Perhaps, with the hiatus, the Carbonells will come back in grander fashion.  Or maybe they'll be leaner but better.  Or maybe they'll not come back at all.  I can't help thinking that, given the fact that Jack worked right up 'til his death on trying to make sure the Carbonells could continue, this isn't the choice he would have made.

How about you?  Vote in the poll, and if you have more to say pro or con, please comment.

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Richard Jay Simon

Dear Christine,

I greatly admire the grace and class with which you crafted this blog entry. It is something that I should really learn from and will try to achieve in this response.

The subtext of the article echoes harshly within the arts community. I assure you it has not been met with such grace as you exhibited here. The arts are in such a volatile and fragile place with the media coverage seemingly shrinking with each passing day. The economy, in its current state threatens the arts as well. I know that I’m preaching to the choir on this.

No theater town can be taken seriously without an institutional award system in place. I am hurt that the bigger picture was not seen here.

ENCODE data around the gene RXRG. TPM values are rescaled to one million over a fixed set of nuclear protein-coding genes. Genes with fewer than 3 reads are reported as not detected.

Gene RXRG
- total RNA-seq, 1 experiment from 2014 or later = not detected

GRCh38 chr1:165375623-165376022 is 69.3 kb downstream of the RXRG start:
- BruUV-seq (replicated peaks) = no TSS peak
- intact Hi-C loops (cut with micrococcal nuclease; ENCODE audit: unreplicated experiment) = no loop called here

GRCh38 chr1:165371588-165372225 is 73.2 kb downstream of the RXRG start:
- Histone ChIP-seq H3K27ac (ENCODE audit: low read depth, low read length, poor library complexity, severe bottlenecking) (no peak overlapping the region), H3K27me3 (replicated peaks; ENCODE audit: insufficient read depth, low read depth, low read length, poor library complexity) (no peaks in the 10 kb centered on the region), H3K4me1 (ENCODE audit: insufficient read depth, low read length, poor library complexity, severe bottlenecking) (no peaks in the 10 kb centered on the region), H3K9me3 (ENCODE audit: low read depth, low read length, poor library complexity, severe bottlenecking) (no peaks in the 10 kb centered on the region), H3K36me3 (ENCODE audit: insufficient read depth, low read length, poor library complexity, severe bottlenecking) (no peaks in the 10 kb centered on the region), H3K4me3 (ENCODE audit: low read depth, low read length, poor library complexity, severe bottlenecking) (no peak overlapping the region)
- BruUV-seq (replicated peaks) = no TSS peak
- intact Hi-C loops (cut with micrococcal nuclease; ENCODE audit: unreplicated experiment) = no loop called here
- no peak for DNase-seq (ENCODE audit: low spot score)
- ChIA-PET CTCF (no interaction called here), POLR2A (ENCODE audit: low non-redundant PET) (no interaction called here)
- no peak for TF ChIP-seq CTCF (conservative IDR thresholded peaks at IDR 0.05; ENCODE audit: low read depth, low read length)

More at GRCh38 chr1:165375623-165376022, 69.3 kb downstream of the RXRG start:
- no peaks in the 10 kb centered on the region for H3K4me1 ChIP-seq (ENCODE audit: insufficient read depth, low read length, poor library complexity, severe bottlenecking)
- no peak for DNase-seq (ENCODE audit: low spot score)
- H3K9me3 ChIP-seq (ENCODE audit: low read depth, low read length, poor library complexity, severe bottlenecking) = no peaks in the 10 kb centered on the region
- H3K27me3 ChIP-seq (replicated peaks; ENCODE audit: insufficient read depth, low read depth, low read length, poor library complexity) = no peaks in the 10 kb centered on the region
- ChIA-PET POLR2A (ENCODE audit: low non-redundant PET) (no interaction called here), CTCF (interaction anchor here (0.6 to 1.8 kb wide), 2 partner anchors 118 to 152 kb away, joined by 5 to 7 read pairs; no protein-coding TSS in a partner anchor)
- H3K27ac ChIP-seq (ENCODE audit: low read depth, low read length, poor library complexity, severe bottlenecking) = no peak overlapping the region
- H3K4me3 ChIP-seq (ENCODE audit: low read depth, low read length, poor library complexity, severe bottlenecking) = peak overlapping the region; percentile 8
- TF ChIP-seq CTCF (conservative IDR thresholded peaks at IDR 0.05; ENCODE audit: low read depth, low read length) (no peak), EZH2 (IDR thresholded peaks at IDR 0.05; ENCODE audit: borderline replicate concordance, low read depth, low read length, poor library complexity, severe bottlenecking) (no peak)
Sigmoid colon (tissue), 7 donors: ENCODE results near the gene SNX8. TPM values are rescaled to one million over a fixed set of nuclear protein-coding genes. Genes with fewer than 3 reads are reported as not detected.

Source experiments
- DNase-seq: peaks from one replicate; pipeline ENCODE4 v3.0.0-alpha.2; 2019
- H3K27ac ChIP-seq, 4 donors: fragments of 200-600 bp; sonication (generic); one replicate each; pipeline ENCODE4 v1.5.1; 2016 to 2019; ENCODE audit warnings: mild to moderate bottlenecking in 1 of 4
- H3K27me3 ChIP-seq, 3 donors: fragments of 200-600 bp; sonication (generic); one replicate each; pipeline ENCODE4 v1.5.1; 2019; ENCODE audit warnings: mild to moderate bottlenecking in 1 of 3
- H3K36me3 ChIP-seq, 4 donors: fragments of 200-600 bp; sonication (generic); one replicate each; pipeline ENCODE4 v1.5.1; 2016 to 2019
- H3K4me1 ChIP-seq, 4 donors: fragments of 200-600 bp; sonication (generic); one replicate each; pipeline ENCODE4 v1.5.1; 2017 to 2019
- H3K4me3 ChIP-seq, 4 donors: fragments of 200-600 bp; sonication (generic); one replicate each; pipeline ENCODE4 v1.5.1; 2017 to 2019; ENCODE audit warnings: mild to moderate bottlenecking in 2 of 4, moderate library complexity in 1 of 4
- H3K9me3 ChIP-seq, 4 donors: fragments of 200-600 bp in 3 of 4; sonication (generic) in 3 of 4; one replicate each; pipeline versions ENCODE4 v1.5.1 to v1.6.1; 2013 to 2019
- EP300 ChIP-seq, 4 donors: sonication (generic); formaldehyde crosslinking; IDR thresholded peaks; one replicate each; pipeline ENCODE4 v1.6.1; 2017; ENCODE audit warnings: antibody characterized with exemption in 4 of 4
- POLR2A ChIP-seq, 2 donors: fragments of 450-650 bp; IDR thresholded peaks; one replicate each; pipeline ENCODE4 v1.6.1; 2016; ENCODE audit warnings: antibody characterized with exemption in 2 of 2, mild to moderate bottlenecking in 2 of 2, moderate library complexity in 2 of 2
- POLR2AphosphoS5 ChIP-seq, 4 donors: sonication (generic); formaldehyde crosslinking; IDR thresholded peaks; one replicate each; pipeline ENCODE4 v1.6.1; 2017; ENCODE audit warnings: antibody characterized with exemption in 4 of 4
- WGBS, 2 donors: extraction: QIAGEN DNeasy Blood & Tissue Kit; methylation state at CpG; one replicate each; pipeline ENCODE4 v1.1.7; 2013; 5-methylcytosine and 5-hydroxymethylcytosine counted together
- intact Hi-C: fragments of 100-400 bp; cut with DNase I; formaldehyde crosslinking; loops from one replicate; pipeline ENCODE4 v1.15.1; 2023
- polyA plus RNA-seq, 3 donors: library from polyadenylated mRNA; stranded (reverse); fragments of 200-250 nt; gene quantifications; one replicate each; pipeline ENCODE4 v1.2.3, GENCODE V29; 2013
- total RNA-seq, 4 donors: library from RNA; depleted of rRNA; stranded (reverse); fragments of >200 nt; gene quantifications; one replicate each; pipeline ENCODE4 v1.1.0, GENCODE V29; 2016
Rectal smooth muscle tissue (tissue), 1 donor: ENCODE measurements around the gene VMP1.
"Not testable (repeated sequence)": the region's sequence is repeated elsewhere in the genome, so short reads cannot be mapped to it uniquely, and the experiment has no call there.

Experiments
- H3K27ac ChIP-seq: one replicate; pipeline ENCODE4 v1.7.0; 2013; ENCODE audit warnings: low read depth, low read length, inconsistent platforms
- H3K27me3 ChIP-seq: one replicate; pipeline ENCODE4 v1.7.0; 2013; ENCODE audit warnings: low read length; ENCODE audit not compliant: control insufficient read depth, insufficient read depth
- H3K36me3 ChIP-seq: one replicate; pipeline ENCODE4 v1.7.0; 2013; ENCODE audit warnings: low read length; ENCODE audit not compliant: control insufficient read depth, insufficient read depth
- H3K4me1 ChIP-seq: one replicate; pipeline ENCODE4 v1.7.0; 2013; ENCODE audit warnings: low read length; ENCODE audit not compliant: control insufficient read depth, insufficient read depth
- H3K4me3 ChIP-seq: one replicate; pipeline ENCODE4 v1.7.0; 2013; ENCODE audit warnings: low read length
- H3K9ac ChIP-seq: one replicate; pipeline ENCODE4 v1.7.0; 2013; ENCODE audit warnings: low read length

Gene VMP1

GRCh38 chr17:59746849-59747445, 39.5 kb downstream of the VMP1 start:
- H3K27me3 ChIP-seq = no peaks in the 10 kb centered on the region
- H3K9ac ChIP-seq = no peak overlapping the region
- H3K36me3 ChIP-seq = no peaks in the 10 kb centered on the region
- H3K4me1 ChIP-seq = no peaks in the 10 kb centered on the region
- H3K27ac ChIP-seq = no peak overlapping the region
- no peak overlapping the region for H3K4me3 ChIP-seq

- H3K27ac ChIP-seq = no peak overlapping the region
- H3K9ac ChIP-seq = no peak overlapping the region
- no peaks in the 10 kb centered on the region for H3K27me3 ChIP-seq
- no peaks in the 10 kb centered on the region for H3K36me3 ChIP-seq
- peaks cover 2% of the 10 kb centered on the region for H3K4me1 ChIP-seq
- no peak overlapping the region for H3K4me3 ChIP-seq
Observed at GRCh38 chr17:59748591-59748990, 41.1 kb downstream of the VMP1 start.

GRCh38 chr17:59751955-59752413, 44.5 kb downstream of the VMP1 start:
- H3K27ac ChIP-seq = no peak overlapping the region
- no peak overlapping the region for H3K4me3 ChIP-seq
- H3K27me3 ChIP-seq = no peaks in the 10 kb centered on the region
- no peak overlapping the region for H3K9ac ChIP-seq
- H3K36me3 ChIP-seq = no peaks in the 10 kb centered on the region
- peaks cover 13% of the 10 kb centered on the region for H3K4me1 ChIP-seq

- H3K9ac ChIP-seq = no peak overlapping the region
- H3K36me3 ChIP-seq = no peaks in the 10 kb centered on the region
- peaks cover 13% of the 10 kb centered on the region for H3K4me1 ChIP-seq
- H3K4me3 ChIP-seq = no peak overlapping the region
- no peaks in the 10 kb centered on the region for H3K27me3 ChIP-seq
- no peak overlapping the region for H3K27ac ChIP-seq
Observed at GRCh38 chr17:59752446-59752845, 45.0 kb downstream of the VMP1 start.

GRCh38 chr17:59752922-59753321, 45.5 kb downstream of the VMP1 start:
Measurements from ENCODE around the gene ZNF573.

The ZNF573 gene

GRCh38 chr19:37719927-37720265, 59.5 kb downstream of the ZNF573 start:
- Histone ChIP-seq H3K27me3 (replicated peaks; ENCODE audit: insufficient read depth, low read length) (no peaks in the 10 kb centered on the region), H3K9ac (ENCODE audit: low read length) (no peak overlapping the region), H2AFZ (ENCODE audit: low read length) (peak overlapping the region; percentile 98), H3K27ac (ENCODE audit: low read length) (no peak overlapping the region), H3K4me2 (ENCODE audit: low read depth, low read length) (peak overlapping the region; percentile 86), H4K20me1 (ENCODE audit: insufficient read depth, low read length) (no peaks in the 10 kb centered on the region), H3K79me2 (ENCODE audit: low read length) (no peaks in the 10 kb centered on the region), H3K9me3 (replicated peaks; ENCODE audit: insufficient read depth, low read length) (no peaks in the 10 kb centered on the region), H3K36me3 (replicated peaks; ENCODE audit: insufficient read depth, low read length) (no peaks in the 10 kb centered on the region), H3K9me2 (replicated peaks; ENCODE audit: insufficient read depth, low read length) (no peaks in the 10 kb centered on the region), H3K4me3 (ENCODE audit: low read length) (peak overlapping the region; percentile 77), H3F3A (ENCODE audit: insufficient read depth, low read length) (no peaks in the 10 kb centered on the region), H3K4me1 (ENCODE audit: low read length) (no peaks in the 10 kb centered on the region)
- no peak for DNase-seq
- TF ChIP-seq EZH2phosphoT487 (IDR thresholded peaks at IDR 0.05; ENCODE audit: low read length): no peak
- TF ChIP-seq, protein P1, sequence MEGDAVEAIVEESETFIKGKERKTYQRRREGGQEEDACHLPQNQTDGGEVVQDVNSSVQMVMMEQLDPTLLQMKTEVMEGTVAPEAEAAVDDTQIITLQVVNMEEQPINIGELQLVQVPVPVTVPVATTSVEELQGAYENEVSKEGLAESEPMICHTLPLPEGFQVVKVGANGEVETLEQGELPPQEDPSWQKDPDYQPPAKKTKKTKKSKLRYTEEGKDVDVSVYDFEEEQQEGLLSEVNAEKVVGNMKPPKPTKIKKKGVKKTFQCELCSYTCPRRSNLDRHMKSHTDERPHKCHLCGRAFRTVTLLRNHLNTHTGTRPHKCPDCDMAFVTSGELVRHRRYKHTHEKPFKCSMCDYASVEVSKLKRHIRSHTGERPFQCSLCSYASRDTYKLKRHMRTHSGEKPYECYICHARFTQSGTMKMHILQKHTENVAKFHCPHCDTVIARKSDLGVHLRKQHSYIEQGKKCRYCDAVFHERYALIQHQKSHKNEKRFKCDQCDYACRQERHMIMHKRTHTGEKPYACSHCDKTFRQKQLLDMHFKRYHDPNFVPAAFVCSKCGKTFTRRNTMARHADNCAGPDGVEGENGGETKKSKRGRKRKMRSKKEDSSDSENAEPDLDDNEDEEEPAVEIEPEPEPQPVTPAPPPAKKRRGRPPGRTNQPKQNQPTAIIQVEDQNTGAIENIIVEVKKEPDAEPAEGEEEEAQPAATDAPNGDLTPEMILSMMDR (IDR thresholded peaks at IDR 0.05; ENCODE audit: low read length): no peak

The Carbonell committee, although not intentional, is sending a message to the public and to the artists that invest their soul in South Florida that the arts do not matter. I’m heartbroken over this.

I request that the Carbonell Committee conduct a round-table discussion with the artistic heads of the theaters, select actors and designers in South Florida. Without us, there are no Carbonell Awards and I cannot understand why these crucial decisions are made in a vacuum. Perhaps we all could have assisted, collaborated and formulated a plan to keep the Carbonell Awards going. It is not too late.

I also wish that a personal phone call had come from a representative of the Carbonell committee informing me of this decision rather than a press release filled with reasons I don’t feel warrant canceling the 2009 awards.

I recognize that the Carbonell Awards, Inc. is a business but it is set up as a not-for-profit organization which means that it is rooted in the community. This is a dark day in South Florida and I hope this decision is reversed.